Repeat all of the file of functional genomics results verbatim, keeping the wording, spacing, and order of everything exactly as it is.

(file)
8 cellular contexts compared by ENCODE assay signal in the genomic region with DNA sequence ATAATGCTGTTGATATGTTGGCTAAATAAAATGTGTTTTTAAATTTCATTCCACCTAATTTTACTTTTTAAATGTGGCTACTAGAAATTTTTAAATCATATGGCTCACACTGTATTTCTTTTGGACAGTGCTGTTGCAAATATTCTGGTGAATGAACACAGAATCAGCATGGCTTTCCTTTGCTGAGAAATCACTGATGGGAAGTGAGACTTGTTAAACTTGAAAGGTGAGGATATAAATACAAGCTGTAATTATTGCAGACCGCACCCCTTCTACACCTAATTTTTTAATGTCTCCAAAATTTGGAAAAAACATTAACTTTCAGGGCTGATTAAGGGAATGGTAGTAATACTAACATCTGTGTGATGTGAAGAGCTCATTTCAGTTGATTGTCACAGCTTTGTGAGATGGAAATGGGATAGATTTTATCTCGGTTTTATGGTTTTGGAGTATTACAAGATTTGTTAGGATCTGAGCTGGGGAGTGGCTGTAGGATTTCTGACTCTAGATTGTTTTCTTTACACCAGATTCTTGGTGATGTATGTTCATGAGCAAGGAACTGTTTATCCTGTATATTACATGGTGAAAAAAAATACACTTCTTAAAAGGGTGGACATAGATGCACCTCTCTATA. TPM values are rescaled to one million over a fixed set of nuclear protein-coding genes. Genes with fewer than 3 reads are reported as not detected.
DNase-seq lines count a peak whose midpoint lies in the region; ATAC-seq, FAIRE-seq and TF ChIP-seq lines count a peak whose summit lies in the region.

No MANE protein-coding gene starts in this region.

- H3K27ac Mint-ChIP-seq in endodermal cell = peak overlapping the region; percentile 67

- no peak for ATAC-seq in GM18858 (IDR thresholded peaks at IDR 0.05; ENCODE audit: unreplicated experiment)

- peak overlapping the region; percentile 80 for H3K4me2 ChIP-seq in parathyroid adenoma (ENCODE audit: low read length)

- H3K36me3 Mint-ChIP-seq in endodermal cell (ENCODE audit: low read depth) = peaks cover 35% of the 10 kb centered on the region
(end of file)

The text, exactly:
8 cellular contexts compared by ENCODE assay signal in the genomic region with DNA sequence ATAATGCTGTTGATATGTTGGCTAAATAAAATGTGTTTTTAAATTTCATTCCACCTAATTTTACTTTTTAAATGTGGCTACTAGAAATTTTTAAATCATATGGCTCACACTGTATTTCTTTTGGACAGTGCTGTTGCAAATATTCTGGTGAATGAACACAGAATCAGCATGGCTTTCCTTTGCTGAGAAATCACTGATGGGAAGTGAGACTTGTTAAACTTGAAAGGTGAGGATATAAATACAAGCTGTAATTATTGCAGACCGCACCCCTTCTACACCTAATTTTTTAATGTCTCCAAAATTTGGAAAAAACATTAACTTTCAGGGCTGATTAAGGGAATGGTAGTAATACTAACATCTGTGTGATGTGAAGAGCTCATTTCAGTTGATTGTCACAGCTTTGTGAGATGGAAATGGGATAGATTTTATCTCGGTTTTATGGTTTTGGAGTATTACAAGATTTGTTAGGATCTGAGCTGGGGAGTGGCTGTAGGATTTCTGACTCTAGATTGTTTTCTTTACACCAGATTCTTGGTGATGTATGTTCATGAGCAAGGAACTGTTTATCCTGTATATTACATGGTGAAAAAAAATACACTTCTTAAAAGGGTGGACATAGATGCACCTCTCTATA. TPM values are rescaled to one million over a fixed set of nuclear protein-coding genes. Genes with fewer than 3 reads are reported as not detected.
DNase-seq lines count a peak whose midpoint lies in the region; ATAC-seq, FAIRE-seq and TF ChIP-seq lines count a peak whose summit lies in the region.

No MANE protein-coding gene starts in this region.

- H3K27ac Mint-ChIP-seq in endodermal cell = peak overlapping the region; percentile 67

- no peak for ATAC-seq in GM18858 (IDR thresholded peaks at IDR 0.05; ENCODE audit: unreplicated experiment)

- peak overlapping the region; percentile 80 for H3K4me2 ChIP-seq in parathyroid adenoma (ENCODE audit: low read length)

- H3K36me3 Mint-ChIP-seq in endodermal cell (ENCODE audit: low read depth) = peaks cover 35% of the 10 kb centered on the region